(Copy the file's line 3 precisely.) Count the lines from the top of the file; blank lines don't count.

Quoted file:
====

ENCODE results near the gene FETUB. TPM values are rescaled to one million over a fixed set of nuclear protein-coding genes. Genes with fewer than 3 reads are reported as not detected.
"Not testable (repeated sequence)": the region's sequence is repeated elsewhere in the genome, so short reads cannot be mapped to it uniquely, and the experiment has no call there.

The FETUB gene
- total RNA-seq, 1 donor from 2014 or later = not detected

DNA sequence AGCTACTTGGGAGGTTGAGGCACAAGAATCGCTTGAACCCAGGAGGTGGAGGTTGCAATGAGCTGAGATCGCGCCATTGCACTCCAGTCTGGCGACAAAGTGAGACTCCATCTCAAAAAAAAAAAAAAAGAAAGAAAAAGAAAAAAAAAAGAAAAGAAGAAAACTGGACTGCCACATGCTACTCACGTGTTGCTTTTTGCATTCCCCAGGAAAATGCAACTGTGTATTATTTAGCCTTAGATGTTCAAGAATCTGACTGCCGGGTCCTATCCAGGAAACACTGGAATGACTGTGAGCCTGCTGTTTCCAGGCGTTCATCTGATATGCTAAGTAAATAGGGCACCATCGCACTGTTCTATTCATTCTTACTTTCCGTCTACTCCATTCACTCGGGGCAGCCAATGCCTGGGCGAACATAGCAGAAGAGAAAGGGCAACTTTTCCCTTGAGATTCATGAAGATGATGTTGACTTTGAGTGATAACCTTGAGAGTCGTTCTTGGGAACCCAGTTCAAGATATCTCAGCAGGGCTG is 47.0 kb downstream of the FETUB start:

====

The FETUB gene